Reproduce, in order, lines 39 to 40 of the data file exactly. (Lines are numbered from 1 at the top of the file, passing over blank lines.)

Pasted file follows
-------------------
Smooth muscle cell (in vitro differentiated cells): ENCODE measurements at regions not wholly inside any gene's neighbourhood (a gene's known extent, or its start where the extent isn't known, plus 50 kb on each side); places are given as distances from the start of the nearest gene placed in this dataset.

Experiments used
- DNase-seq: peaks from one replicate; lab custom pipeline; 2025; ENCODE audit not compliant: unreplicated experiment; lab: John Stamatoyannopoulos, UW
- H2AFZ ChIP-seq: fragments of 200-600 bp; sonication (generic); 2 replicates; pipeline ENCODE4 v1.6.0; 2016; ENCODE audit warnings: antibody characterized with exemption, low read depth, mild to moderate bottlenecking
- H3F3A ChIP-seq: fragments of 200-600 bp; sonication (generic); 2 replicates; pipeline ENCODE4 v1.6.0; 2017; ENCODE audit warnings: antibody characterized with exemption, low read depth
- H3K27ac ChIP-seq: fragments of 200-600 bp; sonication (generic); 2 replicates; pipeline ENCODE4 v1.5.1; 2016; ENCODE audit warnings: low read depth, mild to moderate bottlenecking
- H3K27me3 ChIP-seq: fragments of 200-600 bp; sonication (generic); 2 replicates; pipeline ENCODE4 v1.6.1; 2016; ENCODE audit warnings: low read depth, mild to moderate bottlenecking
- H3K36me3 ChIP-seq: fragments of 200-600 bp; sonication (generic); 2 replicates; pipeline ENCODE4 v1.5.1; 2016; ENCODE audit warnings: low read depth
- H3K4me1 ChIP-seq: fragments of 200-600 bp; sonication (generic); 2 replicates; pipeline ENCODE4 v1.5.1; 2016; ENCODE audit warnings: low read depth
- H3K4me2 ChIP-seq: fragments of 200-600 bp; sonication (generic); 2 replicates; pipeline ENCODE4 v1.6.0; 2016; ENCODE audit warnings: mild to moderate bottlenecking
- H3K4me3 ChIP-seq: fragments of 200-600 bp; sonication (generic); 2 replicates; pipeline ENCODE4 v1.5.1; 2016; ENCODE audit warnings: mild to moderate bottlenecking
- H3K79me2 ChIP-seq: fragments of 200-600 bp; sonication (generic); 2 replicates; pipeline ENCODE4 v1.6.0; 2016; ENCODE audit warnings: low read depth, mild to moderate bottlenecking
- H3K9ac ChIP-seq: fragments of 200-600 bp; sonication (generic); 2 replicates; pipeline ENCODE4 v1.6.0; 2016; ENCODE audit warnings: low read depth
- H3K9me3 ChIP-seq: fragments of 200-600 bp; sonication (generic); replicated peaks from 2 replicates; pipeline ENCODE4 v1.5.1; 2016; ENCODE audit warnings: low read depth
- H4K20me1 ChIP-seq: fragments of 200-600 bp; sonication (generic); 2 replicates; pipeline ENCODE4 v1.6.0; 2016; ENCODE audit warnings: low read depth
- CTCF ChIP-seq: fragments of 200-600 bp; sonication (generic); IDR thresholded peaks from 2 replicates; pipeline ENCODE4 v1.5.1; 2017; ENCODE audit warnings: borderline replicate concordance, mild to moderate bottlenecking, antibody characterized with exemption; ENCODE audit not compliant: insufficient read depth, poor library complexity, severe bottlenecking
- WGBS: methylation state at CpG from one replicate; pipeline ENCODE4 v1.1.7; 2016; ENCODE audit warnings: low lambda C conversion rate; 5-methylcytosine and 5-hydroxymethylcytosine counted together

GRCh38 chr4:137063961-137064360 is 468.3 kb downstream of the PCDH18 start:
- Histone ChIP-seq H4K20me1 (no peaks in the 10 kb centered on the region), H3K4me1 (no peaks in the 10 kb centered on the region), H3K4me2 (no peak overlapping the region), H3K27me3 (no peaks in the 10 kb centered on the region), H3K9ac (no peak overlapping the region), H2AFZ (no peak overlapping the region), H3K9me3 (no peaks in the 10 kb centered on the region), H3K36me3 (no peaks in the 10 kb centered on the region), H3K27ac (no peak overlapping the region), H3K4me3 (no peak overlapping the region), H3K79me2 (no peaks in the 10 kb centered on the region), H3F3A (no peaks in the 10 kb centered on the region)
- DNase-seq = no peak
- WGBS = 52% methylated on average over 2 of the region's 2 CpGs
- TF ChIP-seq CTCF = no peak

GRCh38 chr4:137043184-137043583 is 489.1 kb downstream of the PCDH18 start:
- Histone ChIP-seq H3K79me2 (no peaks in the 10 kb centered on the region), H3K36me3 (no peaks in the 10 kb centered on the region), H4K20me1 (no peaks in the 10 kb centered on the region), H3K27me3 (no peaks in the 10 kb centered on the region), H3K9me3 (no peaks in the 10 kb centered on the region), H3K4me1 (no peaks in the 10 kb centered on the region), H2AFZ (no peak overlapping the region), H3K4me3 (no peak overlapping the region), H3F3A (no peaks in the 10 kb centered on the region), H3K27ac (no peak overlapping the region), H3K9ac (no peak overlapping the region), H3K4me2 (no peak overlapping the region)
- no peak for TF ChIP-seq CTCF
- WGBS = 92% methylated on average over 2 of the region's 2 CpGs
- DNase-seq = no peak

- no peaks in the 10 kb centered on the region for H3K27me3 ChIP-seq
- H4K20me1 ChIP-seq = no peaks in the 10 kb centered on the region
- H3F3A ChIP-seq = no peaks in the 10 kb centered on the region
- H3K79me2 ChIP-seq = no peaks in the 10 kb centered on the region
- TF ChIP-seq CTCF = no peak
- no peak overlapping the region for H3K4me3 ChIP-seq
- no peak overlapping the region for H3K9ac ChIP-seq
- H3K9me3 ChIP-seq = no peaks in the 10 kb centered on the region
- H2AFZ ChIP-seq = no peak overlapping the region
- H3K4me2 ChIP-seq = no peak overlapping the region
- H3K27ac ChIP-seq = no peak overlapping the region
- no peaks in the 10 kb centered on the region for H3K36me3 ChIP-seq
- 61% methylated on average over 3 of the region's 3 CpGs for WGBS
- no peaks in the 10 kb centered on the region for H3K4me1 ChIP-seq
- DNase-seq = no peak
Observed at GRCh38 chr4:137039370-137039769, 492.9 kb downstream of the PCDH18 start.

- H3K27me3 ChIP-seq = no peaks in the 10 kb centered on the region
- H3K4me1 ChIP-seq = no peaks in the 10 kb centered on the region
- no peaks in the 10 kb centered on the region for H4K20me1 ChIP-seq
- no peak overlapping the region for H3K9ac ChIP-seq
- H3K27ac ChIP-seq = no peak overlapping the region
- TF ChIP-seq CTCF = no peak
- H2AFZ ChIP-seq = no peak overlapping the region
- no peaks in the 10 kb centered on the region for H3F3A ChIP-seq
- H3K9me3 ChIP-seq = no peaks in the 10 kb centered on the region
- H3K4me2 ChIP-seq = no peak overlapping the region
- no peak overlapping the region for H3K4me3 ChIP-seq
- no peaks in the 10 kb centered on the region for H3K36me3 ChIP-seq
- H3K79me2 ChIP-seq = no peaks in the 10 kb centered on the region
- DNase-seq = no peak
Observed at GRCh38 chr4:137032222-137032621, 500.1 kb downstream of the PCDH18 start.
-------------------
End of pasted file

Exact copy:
- no peaks in the 10 kb centered on the region for H3K36me3 ChIP-seq
- 61% methylated on average over 3 of the region's 3 CpGs for WGBS